New report receives high-level backing from the European Union and Unites States of America.
A new global assessment by the Climate and Clean Air Coalition (CCAC) and the United Nations Environment Programme (UNEP) shows that human-caused methane emissions can be reduced by up to 45% this decade.
According to the report, the 45% reduction would reduce global warming by 0.3 degrees and cut ozone pollution (smog) sufficiently to prevent 260,000 premature deaths, 775,000 asthma-related hospitalisations, 73 billion lost labour hours and 25 million tonnes of crop losses annually.
The comprehensive assessment highlights a series of significant investments needed to achieve the outcome. These include locating and fixing methane leaks in oil and gas transport and storage, residential and commercial energy efficiency and continuing the shift to using more renewable energy.
The report, Global Methane Assessment – Benefits and Costs of Mitigating Methane Emissions, has received high-level backing from the USA and the EU.
Kadri Simson, European Union commissioner for energy, said: “Building on the EU methane strategy last October, this UN report highlights just how damaging methane emissions can be and the need to take concerted action at an international level.”
Rick Duke, senior advisor to the US special presidential envoy on climate change agreed, saying: “The United States is committed to driving down methane emissions both at home and globally—through measures like research and development, standards to control fossil and landfill methane, and incentives to address agricultural methane. We look forward to continued partnership with the CCAC on this crucial climate priority.”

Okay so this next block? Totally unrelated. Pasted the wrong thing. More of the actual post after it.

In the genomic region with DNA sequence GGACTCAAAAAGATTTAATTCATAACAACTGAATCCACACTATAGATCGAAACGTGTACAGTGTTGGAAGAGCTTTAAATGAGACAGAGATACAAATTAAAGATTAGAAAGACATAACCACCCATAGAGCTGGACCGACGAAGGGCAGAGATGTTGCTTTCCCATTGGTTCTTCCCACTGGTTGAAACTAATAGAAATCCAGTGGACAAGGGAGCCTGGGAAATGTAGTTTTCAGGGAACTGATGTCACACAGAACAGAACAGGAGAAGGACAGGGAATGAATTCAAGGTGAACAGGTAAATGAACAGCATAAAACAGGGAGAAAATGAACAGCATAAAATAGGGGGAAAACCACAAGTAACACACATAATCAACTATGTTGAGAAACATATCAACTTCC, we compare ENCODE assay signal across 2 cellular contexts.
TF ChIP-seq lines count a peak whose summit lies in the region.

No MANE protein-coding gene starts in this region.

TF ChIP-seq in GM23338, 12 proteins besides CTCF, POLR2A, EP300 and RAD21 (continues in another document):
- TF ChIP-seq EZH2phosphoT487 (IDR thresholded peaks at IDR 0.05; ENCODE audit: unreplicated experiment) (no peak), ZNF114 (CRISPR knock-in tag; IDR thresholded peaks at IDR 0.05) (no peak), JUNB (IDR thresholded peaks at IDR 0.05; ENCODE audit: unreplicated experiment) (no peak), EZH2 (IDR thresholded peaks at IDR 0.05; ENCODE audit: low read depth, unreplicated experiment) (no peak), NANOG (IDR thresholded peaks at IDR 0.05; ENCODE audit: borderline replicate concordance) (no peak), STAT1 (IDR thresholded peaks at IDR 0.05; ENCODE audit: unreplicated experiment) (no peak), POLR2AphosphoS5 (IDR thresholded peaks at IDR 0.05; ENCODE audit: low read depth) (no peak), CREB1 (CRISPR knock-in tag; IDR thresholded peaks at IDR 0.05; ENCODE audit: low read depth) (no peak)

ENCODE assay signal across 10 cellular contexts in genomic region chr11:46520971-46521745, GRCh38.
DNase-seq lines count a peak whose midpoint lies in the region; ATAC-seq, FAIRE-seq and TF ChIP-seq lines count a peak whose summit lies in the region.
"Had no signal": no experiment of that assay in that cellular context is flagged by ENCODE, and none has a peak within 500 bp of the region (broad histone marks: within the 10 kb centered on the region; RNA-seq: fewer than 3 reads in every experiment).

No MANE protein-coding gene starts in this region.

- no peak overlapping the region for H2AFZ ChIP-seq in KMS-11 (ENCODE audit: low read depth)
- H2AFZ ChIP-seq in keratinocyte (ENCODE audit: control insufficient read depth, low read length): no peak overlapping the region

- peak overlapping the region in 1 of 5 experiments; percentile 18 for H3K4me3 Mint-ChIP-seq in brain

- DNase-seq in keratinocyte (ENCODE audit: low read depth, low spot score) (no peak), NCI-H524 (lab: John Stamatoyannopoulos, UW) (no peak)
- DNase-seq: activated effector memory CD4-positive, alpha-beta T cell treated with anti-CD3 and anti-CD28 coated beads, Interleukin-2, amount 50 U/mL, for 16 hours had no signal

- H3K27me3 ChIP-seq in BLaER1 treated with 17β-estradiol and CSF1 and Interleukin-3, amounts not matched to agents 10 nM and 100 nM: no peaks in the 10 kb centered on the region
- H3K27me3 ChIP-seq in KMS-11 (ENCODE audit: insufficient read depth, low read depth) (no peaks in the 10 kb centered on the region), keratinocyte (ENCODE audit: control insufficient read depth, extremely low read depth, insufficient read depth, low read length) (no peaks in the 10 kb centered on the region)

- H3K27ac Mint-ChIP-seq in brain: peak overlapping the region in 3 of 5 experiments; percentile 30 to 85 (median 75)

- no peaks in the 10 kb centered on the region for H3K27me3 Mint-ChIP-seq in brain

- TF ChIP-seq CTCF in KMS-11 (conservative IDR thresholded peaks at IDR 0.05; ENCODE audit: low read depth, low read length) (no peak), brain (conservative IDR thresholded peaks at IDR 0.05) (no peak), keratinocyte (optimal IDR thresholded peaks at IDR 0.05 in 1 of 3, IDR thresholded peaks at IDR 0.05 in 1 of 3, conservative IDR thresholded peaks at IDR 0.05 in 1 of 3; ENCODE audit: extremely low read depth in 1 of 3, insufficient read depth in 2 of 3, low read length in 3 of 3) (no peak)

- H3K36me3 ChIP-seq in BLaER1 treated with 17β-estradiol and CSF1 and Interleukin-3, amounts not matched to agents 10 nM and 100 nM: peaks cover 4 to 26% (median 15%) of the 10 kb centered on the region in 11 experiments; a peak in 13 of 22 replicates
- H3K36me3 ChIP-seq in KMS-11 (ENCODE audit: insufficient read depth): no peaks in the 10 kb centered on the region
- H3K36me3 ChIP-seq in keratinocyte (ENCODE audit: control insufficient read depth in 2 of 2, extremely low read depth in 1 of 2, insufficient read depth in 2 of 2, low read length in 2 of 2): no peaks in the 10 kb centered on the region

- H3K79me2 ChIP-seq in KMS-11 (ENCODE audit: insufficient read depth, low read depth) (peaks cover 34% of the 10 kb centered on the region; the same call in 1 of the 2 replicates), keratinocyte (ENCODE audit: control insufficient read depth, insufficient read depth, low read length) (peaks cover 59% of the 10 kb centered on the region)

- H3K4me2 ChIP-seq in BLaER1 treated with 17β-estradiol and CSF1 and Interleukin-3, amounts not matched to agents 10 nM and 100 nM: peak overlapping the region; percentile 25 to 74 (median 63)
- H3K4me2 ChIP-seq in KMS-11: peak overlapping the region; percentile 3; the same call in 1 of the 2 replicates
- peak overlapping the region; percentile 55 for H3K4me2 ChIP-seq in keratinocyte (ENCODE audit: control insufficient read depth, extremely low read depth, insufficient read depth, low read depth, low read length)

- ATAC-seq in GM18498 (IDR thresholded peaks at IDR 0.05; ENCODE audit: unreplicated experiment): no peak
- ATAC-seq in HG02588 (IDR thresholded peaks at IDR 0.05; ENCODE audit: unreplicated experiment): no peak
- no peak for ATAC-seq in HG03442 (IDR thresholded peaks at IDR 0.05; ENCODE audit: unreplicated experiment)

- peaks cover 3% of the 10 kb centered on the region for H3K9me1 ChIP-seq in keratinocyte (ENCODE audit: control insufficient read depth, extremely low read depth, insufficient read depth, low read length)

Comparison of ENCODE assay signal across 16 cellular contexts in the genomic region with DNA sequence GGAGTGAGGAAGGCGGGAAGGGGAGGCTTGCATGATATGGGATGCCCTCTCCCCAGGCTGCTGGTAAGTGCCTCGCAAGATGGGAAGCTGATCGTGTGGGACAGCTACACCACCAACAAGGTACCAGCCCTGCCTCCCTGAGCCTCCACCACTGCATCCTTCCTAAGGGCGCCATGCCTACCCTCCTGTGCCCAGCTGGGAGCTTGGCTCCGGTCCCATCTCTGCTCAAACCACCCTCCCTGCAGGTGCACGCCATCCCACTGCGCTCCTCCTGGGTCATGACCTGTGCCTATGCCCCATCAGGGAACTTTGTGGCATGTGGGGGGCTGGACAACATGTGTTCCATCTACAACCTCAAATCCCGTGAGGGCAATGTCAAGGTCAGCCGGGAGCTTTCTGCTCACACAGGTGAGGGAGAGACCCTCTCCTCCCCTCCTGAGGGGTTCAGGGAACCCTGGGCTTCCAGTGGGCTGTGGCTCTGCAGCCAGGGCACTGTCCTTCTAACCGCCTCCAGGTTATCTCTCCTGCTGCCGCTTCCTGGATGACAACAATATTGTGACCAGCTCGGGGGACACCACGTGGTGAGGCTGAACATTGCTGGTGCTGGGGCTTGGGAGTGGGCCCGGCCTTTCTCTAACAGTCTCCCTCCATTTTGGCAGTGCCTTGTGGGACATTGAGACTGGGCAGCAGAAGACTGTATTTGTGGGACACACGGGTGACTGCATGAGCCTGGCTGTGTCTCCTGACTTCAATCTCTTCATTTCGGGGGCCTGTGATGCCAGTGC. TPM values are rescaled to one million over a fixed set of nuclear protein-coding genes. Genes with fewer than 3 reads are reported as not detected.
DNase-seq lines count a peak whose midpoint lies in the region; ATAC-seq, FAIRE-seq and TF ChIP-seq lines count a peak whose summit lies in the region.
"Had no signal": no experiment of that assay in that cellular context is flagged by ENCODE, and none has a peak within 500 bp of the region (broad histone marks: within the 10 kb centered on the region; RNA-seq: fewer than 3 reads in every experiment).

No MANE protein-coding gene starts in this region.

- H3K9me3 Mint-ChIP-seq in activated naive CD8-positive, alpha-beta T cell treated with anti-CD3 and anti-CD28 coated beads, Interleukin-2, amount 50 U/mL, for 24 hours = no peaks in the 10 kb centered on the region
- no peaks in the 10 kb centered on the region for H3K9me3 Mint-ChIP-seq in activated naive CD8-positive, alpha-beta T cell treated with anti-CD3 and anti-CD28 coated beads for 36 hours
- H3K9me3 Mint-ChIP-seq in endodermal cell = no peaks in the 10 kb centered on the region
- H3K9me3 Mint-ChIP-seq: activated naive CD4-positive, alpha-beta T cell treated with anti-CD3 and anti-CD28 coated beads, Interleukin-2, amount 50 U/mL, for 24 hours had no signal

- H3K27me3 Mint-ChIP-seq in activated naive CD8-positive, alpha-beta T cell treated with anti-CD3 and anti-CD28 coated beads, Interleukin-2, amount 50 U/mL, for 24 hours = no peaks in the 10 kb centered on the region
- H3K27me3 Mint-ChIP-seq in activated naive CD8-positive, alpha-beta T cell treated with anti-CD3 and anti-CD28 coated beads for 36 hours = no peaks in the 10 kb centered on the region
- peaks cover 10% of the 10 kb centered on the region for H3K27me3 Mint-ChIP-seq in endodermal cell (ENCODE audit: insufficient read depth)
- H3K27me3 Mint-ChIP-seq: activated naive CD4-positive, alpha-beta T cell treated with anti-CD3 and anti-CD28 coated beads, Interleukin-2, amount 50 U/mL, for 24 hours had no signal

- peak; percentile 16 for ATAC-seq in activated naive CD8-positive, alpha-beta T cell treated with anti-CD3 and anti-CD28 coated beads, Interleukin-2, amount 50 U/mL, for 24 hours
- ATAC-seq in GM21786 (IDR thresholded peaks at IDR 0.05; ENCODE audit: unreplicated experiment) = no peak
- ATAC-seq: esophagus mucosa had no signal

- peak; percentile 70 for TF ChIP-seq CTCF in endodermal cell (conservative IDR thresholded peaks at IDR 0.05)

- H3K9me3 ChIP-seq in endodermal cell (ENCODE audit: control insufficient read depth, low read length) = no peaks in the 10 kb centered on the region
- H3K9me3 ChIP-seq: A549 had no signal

The assessment was compiled by an international team of scientists using state-of-the-art composition and climate models and policy analyses from four leading research centres. The evidence was then used to create the most comprehensive cost benefit analysis of methane mitigation options assembled to date.
While the potential damage of inaction is highlighted, the assessment offers cause for real optimism. It notes that many of the measures needed, like a rise in renewable energy, is already underway. It also emphasises that cutting methane leaks in the oil and gas sector holds significant potential to profit the companies involved, given that leaks represent significant loss of product.
Inger Andersen, executive director of UNEP, said: “Cutting methane is the strongest lever we have to slow climate change over the next 25 years and complements necessary efforts to reduce carbon dioxide. The benefits to society, economies and the environment are numerous and far outweigh the cost.”